It is important remove ourselves from the ground-level work of analyzing a question for its own sake, take an aerial view from 30,000 feet above the ground, to look at why a question is asked in the first place. Why are we, and U.S. citizens in general, asking political and economic questions about immigrant labor today?
Prospect of Unemployment is Scary for Good Reason
Put simply, when Americans citizens think about labor, they think about their own jobs, and jobs for the people in their community. Which in economic terms is ultimately the level of employed American citizens; and what is the quality-level on average of that employment the citizens have on average. And when American citizens think of immigrants, they think of immigrant labor, which is the concept of people from other countries coming to live in America to work for firms in America.
Owners Seeking to Pay the Lowest Price to Labor – Always
Different classes of Americans will view the labor provided by immigrants differently. Owners of firms are looking for the best labor for the best price, and thus if that criterion is best met by immigrants, then owners of firms will desire immigrant labor. Firms have that basic relationship with immigrant labor.
Americans Aren't Owners, Americans are Labor – Including Psychologically
On the other hand, the majority of American citizens are not owners of firms and thus seekers of pay for the labor they can provide. So then the majority of Americans on an emotional level (that is to say without awareness of economic facts) would naturally see immigrants that come to America as competition for jobs. As a laborer, seeing immigrants as people who take money from a firm that would rather hire an immigrant than you, would naturally make an American citizen feel as though an immigrant has made the American citizen miss out an opportunity to make money. This is a natural theoretical conclusion to make. By which I mean, in a thought experiment, immigrant labor in the U.S. would seem to be a negative for American citizen laborers, and a positive for American firms who would seek to maximize their profit at the expense of the well-being of the American citizen labor force.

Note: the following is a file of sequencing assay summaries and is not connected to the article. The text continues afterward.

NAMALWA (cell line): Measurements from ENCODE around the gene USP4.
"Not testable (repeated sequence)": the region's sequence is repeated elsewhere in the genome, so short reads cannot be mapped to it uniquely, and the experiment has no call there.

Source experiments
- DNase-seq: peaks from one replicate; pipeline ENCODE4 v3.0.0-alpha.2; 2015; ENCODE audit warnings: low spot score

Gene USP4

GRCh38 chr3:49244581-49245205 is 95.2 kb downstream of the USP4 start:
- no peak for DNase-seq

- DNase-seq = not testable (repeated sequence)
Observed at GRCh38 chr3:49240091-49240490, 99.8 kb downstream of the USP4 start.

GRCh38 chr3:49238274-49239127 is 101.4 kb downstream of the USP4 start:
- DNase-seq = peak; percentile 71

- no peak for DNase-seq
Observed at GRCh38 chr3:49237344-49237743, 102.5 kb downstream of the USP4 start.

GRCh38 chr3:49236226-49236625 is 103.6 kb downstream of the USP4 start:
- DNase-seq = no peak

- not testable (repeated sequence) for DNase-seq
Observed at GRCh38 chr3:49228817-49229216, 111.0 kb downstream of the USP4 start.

Worm's vs. Bird's View: Understandably Difficult for All to Look Beyond Immediate Experience
However, it is always best to look beyond the immediate experience of one’s own life with a deeper perception; one must examine studies conducted that are designed to manifest a system out of the facts, so that we can perceive with stronger tools of perception than are our own eyes. With the tools of mathematics, graphs, statistics, we can greatly expand our limited perceptions as human beings.
Allow for an overused metaphor to illustrate the reason why economic analysis is absolutely necessary for a human individual to understand the nature of the impact of immigrant labor on the whole of the U.S. citizen population. The metaphor is “You cannot see the forest for the trees.” When this metaphor is unpacked, it is meant to give a visual conception to an individual, of how the perception of their own eyes can blind them to the reality that is directly before their eyes, because all human senses have extremely limited ability to experience all of the dimensions of reality. The eyes can only see a small number of trees in the person’s immediate field of vision. Thus the person can only confirm that there is in fact a small number of tress in reality around the person. However, if the person could have a bird’s eye view, the person would be able to see tens of thousands of trees that comprise a forest, and not simply a small group of tress. Thus, if two different persons were standing in a forest, and each took opposing views as to whether they were in a forest or not, neither would truly be correct because they could not know by measurement, and in fact each would only be guessing. Thus, a way to distinguish the trees so that the trees could be counted would need to be devised in order to come as close to empirically proving whether there is a forest or not, otherwise all people are only guessing.